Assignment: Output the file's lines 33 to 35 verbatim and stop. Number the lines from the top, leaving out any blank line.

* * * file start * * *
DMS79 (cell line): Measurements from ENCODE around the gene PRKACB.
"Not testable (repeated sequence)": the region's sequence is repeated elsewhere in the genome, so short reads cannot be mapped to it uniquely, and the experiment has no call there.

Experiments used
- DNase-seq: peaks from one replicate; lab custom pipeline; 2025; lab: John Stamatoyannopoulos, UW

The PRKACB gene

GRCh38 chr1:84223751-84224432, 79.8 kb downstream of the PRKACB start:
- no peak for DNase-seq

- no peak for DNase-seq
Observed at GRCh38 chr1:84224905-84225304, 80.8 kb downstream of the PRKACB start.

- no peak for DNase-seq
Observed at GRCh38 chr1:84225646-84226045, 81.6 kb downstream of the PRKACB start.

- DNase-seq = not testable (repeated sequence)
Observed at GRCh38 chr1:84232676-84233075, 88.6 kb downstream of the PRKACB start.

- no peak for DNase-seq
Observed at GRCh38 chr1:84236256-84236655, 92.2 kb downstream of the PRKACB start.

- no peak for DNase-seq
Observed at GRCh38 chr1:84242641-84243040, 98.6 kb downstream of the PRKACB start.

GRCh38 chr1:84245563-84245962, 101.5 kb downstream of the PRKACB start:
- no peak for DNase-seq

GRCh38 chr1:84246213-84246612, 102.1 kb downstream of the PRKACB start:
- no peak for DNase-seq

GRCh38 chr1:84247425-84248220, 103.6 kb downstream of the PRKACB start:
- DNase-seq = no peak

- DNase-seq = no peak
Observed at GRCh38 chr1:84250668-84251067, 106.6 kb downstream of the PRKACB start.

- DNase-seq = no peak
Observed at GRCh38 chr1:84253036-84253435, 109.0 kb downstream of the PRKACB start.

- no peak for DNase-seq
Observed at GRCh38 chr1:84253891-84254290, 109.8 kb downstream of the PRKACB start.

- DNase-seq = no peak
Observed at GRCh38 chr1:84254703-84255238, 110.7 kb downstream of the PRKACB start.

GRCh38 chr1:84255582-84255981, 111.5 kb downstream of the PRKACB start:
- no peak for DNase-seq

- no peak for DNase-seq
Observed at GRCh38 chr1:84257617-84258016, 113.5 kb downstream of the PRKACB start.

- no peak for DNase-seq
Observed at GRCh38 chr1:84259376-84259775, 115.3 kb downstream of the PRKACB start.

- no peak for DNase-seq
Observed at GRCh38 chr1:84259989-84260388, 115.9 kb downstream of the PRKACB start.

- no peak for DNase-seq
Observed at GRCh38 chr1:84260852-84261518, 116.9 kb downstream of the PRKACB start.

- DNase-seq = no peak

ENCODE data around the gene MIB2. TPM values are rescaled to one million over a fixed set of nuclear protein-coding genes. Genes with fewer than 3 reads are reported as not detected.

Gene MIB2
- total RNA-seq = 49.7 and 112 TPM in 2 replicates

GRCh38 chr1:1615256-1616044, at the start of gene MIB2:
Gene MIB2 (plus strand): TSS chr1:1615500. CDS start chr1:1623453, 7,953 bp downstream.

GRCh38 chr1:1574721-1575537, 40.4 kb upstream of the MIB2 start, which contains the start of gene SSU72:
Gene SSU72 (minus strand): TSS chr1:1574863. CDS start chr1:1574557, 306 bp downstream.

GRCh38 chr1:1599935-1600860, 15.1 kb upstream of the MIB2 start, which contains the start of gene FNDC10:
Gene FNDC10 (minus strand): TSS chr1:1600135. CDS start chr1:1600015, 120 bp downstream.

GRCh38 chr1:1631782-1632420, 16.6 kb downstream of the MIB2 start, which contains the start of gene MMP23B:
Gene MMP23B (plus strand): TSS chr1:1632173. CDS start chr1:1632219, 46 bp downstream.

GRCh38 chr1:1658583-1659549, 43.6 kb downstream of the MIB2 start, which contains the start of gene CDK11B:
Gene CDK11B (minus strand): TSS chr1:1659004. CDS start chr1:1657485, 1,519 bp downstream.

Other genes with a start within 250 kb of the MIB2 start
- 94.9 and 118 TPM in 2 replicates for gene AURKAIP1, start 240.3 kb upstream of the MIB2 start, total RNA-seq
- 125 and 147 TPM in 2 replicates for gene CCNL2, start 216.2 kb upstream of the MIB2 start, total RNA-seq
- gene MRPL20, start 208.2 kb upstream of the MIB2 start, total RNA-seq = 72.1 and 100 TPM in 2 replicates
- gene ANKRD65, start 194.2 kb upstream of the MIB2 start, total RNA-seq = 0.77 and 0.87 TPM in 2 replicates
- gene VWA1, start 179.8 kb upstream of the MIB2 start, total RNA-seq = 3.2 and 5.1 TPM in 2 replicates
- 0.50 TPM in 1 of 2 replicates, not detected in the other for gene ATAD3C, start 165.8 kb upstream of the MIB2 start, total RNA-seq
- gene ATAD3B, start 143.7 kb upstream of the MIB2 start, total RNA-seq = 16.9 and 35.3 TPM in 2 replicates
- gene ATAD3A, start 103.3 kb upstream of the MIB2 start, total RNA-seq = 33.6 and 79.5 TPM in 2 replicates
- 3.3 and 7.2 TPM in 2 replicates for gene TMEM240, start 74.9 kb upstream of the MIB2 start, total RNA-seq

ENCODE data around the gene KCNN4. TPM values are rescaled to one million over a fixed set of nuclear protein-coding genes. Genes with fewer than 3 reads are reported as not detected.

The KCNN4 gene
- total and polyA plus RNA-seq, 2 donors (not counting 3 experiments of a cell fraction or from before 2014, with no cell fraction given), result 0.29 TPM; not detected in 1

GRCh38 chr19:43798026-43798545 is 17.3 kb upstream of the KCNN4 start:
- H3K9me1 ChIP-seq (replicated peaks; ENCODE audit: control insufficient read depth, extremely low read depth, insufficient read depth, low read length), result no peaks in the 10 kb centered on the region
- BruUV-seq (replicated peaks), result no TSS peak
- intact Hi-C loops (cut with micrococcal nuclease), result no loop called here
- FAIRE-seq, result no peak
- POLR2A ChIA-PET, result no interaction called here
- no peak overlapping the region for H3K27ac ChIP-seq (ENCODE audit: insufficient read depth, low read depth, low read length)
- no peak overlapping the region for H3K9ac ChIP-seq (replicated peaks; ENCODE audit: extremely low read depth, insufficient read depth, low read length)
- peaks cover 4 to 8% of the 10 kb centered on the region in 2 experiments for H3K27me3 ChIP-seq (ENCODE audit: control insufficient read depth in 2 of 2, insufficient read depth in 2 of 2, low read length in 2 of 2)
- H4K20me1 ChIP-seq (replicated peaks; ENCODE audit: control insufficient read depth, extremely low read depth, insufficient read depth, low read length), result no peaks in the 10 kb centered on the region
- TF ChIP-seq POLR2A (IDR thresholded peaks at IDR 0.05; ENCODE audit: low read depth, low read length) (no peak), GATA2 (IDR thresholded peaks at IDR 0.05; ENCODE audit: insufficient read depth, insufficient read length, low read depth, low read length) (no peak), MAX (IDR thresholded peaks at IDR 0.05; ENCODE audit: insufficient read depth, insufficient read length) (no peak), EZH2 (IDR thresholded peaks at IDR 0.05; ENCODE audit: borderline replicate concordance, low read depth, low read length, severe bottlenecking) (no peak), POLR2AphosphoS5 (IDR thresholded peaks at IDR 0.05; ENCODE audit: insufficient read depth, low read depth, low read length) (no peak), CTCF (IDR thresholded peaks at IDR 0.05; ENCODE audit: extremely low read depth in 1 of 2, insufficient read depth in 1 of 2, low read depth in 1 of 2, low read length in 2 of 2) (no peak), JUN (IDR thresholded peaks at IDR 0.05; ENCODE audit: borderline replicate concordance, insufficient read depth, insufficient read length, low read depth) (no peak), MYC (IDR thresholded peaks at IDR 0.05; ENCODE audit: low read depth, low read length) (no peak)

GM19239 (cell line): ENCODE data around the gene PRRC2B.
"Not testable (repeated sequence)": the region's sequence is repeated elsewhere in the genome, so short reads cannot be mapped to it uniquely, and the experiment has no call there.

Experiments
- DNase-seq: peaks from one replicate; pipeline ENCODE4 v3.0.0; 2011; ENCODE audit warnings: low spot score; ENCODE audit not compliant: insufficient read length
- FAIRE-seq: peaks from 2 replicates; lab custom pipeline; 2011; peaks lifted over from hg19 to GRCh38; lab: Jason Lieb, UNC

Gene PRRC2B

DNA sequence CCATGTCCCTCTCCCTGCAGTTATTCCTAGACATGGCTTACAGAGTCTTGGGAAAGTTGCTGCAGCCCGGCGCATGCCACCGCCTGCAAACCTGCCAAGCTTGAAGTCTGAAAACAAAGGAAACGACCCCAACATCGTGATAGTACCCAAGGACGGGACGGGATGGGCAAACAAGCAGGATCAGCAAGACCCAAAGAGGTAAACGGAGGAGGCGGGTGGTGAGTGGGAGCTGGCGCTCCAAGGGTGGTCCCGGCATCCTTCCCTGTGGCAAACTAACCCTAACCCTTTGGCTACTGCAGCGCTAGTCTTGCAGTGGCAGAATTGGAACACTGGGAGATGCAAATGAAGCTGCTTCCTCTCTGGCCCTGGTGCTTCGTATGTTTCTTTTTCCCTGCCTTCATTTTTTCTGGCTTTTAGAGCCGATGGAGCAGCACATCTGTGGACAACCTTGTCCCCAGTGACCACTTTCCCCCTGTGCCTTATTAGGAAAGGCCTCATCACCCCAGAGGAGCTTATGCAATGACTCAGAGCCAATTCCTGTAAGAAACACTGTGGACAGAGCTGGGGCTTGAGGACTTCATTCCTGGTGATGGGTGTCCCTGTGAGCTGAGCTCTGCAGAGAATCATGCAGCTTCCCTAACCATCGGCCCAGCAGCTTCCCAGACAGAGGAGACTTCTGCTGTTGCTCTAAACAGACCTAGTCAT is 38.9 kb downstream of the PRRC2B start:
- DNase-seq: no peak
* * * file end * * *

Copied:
- no peak for DNase-seq

- no peak for DNase-seq
Observed at GRCh38 chr1:84257617-84258016, 113.5 kb downstream of the PRKACB start.